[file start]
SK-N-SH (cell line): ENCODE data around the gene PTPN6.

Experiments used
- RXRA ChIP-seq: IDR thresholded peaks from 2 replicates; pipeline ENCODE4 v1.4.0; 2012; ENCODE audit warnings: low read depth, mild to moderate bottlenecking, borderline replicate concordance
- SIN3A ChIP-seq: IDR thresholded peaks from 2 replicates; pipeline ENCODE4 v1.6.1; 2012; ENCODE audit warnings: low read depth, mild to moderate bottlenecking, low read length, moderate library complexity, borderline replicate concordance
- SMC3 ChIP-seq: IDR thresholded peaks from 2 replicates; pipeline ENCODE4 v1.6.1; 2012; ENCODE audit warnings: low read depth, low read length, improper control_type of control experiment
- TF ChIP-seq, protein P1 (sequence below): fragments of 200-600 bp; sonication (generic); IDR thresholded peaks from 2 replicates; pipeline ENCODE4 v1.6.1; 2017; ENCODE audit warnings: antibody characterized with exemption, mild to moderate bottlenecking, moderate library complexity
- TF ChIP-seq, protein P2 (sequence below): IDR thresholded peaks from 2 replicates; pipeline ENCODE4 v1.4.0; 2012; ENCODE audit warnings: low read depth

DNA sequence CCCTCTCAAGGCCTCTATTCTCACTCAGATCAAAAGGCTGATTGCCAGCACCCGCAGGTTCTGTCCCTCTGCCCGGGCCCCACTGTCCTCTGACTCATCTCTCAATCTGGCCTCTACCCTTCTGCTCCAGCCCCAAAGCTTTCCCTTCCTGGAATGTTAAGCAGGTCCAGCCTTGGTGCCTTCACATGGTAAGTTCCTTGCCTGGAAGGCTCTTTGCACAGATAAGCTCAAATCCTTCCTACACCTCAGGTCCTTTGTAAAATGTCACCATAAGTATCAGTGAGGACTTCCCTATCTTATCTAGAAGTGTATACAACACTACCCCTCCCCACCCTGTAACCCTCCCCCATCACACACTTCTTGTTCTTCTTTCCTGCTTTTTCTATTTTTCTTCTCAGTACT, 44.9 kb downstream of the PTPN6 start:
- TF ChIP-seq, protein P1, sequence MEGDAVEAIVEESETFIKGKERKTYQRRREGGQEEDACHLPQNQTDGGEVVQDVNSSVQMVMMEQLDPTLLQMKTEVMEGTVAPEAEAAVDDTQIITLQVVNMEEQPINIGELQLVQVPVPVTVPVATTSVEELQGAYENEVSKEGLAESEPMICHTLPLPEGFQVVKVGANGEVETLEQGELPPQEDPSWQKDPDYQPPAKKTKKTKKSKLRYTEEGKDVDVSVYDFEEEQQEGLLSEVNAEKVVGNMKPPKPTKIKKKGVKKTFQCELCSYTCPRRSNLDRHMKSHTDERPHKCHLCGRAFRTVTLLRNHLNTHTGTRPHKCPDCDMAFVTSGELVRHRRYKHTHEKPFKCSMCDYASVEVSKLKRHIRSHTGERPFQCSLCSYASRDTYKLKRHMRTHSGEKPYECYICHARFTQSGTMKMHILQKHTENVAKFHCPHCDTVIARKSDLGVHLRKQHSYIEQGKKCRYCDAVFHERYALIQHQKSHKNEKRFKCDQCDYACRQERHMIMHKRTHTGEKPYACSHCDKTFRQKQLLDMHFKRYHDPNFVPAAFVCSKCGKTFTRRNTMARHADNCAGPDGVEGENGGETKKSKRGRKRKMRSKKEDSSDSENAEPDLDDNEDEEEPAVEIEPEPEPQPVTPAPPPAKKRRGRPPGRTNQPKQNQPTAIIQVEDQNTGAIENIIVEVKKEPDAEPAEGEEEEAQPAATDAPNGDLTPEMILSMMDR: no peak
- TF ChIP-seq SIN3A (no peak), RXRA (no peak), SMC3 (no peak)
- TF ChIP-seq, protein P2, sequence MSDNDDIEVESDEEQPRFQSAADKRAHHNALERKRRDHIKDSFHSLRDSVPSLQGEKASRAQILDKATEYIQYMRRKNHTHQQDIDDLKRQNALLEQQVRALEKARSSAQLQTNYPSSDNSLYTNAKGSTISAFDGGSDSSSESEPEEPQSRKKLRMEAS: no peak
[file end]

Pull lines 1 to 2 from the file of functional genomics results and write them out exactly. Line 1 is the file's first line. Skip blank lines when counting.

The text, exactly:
SK-N-SH (cell line): ENCODE data around the gene PTPN6.

Experiments used